The invitation is to offer another person, every person in our community a life-changing encounter with this person, with the person of Jesus Christ. And in order for this to happen, there must be a response. Jesus didn’t come and do all of this and then say to his disciples as he was ascending, “Well goodbye! Make sure you go to Mass on Sunday’s or I’m going to send you to hell! Go hang out with each other on Sunday mornings and talk about being a nice person!” No!

Jesus invites us to respond, and to respond in a bold and courageous way! Jesus invites us to an urgent response! Urgent, because it has to do with the salvation, the life, the hearts of everyone in our community. Jesus commands his disciples—that’s us, that’s you, that’s me—he commands the disciples, “Go. Go, make disciples.”

If the vision that God has for His Church is that it offer every person in our community a life-changing encounter with His Son, with the person of Jesus Christ—if this vision is to become a reality, it demands a response. We have to respond, and respond in real, concrete and tangible ways. In our first reading today, Abraham responds by offering a tithe, one tenth of everything he owns. In our Gospel today, the disciples respond by offering five loaves and two fish, all they have. God is not just asking us to put our butt in a pew. We’re not in maintenance mode here any more, we’re not just trying to pay the bills and make sure we have Mass for people that would like to attend Mass. We are in full mission mode! We are beginning to direct everything towards responding to the invitation we have from God: to offer every person in our community a life-changing encounter with this person, with the person of Jesus Christ.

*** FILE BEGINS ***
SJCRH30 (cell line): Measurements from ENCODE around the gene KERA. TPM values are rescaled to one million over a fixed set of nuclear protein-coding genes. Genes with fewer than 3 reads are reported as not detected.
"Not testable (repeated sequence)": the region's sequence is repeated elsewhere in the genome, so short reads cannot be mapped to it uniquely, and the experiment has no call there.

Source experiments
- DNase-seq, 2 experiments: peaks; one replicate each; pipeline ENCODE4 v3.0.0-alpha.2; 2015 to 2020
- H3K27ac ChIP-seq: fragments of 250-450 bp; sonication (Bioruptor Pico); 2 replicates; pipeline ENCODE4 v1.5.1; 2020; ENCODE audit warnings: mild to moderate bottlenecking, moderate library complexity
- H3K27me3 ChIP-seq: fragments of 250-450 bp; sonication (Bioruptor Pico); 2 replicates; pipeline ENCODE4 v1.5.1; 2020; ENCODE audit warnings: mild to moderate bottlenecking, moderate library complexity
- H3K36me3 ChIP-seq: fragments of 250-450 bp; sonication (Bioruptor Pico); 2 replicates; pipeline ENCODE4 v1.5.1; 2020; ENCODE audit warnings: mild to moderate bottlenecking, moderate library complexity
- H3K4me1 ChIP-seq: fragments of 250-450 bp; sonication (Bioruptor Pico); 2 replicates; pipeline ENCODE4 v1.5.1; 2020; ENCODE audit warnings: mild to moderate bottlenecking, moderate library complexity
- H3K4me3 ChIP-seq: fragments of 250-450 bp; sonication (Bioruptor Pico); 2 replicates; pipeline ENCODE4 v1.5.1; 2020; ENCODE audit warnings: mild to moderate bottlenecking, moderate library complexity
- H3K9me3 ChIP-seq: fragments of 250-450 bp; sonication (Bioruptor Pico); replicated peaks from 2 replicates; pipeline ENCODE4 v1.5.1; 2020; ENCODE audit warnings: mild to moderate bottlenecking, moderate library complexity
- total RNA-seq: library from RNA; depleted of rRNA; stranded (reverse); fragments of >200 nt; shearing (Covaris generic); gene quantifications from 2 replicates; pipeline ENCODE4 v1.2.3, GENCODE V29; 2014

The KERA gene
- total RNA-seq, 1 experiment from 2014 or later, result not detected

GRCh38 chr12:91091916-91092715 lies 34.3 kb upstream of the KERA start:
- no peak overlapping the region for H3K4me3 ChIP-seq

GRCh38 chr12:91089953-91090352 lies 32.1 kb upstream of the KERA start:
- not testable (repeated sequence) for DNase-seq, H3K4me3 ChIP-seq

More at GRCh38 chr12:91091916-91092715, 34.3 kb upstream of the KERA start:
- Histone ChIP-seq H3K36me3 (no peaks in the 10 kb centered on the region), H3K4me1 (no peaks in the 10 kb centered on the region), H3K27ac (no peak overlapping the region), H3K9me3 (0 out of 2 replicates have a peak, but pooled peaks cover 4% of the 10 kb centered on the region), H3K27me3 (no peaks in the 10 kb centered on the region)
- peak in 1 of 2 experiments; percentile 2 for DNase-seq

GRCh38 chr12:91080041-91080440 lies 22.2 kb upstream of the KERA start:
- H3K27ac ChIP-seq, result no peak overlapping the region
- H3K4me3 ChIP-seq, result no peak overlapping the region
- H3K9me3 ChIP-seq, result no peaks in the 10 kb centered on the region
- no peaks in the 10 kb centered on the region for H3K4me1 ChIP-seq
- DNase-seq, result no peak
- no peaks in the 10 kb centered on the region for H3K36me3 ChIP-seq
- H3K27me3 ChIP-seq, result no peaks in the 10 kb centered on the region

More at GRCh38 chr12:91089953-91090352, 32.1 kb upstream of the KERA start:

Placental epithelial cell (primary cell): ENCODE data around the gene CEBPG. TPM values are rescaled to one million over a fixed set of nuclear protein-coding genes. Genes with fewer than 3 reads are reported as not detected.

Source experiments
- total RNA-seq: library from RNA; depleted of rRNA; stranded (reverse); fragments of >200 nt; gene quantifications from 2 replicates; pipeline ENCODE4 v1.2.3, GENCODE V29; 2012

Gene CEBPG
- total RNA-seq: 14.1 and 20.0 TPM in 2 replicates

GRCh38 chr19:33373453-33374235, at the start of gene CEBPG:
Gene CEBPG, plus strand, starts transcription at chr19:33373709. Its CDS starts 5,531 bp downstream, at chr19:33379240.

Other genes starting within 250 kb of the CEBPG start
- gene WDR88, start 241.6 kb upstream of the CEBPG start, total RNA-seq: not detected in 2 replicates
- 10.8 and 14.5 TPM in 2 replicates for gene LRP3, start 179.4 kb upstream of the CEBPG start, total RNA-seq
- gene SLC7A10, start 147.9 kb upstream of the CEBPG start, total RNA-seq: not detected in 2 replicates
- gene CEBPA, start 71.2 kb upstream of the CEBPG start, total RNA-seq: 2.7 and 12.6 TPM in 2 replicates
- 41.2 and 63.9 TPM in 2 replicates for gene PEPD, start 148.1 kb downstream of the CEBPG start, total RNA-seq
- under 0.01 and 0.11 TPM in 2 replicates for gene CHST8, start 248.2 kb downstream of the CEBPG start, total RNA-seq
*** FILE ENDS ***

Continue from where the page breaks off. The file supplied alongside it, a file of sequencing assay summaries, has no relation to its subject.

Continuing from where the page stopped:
Our response, and the response I would ask you to prayerfully consider—as we begin, I would ask you to prayerfully consider this: “How can I put Him first?” How do I thank this God for all He has done? When I recognize all of the gifts I have received from Him, the beautiful things He does for me—my life, my family, my children, the meaning and purpose He gives, the talents and abilities He gave me, the healing and forgiveness He gives me for the 10th or 100th or 10,000th time—when I recognize the unconditional and overflowing love that the God of the universe (which is 92 billion lightyears across) has bestowed on me—how can I gratefully respond? How can I put Him first?

A Eucharistic Life

It must begin with gratitude. It must. Jesus, on the night that he was betrayed, took bread, and gave thanks. Gratefully, while giving thanks he offered his life, offered himself up to death. So confident was He in the Father, in the infinite love of the Father, that even with the full knowledge of His coming betrayal, torture, condemnation, and execution—even with this still to come, He gratefully responded to the Father’s invitation, and he responded with everything. And that response wasn’t betrayed! The Father did not abandon Him, but raised Him from the dead.

We, our response is meant to be the same. We gratefully offer everything, and we offer everything in real, concrete and tangible ways. We live a Eucharistic life—a life of thanksgiving. We unapologetically proclaim Christ. We leave here confident of our urgent mission. (In our Eucharistic procession, in a very concrete and tangible way, we literally carry Christ out onto the streets.)

Yes, Jesus asks us to be bold and courageous, to an urgent response, but he doesn’t abandon us to our own devices! “Go, make disciples!” Yes. But then he adds, “And behold, I am with you always.” Jesus doesn’t send us out empty handed, relying on ourselves, our own strength. He gives us himself. In the Eucharist, we have food for the journey. He simply asks us to offer what we have—broken, frail, sinners that we are. We are confident that He can transform us, even in our brokenness. He can transform the little that we offer. 

And with that confidence, with that source of strength, our response must begin with the prayerful consideration of the question: “How can I put Him first? How can I gratefully respond to all that the Lord has done for me and promises to do for me?” People are submerged, suffocating, drowning—and we have been sent to rescue them. Not by our own power or plans or self-help solutions, but by offering them a life-changing encounter with the person of Jesus Christ.